Story by Colton Warren
Iowa is attempting to become the second state in the country to allow law school graduates to practice law without passing the bar exam.
A proposal to the Iowa Supreme Court said the financial burden placed on graduates and the long downtime between graduation and admittance into the Iowa Bar Association were the main reasons for change. The proposal would abolish the bar exam for graduates of Iowa’s two law schools.
“The proposal now is that if you’ve graduated from Iowa or Drake, and you have taken a certain list of courses, which is designed to make sure you’ve got that core competency, you can be admitted without having to take the bar exam,” said Allan Vestal, dean of the Drake University Law School.
Vestal is part of the Blue Ribbon Committee of the Iowa State Bar Association that wrote the current proposal. He said his main concern is the time period between being admitted and being able to practice.
“It used to be that you took the exam in June. The examination ran for two and a half days: Monday, Tuesday and Wednesday morning. They announced the results Wednesday night and swore you in on Thursday, so it was immediate,” Vestal said. “Now, the students have to wait until July to take the exam, then don’t get the results back. … This last year, it was the last day of September that they got sworn in, so there’s a much lengthier delay in terms of being able to get in to practice.”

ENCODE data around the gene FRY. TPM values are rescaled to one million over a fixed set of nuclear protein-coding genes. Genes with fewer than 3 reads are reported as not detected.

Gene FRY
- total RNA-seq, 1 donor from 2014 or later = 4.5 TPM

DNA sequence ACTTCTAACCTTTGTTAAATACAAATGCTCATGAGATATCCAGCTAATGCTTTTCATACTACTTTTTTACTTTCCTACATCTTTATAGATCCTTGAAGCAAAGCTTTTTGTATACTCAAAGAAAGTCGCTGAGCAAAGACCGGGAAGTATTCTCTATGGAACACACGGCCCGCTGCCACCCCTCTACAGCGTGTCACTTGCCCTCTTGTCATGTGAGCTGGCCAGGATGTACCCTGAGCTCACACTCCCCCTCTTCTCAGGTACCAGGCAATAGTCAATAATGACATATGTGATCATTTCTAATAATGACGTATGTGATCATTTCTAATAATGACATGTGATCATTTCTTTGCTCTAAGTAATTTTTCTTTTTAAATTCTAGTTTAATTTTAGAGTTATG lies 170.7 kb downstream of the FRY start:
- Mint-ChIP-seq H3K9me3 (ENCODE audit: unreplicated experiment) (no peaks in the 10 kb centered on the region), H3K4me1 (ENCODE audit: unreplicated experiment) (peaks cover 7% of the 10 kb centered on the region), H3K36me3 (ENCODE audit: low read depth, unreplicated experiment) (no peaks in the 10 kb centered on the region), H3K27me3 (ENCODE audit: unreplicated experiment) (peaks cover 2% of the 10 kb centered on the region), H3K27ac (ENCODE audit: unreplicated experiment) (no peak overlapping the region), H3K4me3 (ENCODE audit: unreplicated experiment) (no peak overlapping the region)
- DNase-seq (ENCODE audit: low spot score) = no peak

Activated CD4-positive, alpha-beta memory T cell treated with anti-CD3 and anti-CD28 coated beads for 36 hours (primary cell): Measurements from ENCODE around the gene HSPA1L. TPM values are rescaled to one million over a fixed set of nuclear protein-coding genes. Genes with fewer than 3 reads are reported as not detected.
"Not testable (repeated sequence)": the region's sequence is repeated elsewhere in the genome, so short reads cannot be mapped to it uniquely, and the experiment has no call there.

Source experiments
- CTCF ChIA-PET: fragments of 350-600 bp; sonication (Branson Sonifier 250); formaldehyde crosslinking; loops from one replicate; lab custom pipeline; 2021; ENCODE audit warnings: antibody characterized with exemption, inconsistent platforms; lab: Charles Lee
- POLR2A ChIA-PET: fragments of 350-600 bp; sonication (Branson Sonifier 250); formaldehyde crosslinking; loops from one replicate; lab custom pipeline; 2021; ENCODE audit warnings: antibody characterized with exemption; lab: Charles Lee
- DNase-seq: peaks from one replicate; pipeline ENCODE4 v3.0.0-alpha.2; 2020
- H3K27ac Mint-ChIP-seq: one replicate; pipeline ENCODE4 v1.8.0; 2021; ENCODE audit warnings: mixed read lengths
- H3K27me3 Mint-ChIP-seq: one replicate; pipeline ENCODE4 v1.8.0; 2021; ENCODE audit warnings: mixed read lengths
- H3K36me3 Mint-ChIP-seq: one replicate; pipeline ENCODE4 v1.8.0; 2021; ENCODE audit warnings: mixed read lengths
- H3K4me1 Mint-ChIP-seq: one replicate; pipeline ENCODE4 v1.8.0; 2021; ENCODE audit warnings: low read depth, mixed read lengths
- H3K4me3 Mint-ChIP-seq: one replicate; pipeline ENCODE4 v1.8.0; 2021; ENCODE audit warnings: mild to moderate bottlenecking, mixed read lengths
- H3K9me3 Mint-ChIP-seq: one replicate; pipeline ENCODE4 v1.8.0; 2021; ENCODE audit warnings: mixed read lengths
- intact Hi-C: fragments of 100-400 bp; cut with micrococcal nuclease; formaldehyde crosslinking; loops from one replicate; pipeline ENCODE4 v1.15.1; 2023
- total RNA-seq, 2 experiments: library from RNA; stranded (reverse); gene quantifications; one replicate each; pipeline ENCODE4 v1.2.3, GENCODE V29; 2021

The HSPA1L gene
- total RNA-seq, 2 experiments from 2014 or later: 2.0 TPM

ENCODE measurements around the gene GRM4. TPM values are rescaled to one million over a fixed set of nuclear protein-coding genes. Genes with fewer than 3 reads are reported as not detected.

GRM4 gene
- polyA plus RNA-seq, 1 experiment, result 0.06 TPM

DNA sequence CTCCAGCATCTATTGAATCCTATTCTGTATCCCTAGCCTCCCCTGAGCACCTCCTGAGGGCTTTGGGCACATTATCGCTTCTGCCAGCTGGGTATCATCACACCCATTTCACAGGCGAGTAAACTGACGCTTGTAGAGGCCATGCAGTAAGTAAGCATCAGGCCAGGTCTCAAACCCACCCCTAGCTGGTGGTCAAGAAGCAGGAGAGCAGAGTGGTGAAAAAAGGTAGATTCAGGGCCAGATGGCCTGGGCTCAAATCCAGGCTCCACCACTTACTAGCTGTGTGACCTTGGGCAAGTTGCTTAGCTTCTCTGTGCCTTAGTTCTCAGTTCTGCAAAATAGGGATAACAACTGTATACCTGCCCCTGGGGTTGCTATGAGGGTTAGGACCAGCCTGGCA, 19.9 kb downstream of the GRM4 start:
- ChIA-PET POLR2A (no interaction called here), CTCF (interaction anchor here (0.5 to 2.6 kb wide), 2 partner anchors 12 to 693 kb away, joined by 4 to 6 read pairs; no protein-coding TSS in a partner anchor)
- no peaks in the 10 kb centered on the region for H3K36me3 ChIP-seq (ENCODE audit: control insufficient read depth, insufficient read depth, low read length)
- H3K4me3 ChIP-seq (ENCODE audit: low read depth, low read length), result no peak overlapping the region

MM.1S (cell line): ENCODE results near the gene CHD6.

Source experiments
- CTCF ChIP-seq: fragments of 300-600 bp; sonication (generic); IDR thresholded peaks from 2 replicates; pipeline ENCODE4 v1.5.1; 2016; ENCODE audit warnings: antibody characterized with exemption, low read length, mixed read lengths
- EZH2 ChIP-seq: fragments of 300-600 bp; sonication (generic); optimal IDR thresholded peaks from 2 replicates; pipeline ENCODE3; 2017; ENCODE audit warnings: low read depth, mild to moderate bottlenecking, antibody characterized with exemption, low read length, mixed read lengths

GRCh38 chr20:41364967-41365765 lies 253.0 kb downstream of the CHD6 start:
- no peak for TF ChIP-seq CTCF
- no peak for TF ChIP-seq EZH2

Vestal explained the delay in becoming certified creates a wealth of issues financially.
“For the students — most of them — it means they are not working for their firms. It means they are running additional debt, and they are not able to make any income,” Vestal said.
For the 2014-15 academic year, Drake Law School tuition is $37,994. Following three years of tuition, Vestal and Jennifer Zwagerman, director of career development at the Drake Law School, said many students must take out more loans for bar exam study courses, bar exam fees and living expenses for the months not being able to practice.
“Those would essentially be eliminated in large part by not having the bar exam,” Zwagerman said.
For graduates of Iowa’s two law schools — Drake University Law School and the University of Iowa College of Law — passing the proposed changes could mean the chance to begin practicing immediately following graduation.
“By not having to take the bar exam, you have made yourself eligible for positions that much faster,” Zwagerman said. “It makes you available and more competitive than you would be when you are studying for the bar exam, and it’s going to be four-to-five months before you can be eligible to do the work they want to hire you for.”
Iowa currently uses the national version of the bar exam that does not test on law in the state of Iowa specifically. Graduates would take a course pertaining to Iowa law specifically during their time in law school. They would also still be required to go through character and fitness review that ensures applicants are trustworthy and reliable.
“Over the last five years, of the Drake and University of Iowa students who have taken the bar exam, 98 percent have passed,” Vestal said. “So you have a test that imposes a real penalty on the students because they can’t practice and pay off debt.”
Vestal said he has an answer for those who may doubt the large changes.
“Look to Wisconsin and see how they have handled it there. … They have had this rule forever,” Vestal said. “I never heard anybody make the comment that lawyers who went to Marquette or Wisconsin weren’t as well qualified because they didn’t have to take the bar exam. It was a complete non-issue.”